It is implied that Mitch reunites with his professor because, upon seeing his interview on "Nightline," remembers the good student — and the good person — he had been during his time with Morrie at Brandeis. Mitch is nostalgic for his former self, and seems not to recognize the man he has become. Just as Morrie's "softness" had been attractive to him in college, Mitch now needs this compassion and tenderness from Morrie to regain some sense of the man he had been, the man he would like to be. The relationship that Mitch and Morrie share, however, is not one-sided. Morrie, too benefits from his time with Mitch, as he is able to live in vicarious spirit through Mitch and the escapades he is now experiencing for the first time in his young life. This rare dynamic between Mitch and Morrie is embodied by the nicknames they call one another, Morrie being the "coach" and Mitch being the "player." Morrie has lived a long, experienced life and passes his experiences on to Mitch, so that he may learn from them, as Morrie has, and literally play them out in his life.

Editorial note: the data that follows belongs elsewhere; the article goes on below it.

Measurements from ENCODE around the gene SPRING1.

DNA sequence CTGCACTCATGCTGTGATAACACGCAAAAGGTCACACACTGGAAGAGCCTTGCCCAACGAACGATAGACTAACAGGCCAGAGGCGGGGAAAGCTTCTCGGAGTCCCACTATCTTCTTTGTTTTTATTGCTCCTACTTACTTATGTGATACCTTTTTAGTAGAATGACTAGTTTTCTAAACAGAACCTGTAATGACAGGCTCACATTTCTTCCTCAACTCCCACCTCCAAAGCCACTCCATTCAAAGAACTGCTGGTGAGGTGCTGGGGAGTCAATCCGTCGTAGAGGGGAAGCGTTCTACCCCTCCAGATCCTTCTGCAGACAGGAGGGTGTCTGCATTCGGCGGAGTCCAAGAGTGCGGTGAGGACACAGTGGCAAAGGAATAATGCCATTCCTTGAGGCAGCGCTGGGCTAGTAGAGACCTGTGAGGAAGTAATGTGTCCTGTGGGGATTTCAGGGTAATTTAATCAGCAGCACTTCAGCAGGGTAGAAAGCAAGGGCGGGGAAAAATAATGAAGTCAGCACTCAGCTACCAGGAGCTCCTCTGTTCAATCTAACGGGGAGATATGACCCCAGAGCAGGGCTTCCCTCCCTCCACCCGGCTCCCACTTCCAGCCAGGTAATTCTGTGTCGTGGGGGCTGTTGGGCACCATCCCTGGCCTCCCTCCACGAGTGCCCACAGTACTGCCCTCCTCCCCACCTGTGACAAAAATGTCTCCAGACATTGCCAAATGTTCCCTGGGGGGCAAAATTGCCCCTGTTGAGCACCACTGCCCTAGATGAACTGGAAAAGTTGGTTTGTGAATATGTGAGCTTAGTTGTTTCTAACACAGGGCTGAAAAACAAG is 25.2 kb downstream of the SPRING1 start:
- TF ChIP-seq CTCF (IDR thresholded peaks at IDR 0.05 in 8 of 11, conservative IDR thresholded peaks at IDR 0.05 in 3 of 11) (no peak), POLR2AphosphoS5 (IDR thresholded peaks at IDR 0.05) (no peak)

Although he has learned much from Morrie, Mitch is still learning his most pressing lesson: to reject the cultural norm if it is not conducive to one's own happiness. Mitch is clearly entangled in the norms of culture, living the life of the young, successful professional who is too overrun with work to think of anything else. His trouble with breaking from these cultural norms is most obvious in his hesitation to be honest about death and the physical embarrassment that comes with aging. Eventually, with more Tuesday visits, Mitch will learn from Morrie how to break free of these norms, and will gradually come to accept Morrie's physical debilitation and impending death as a natural part of the life cycle.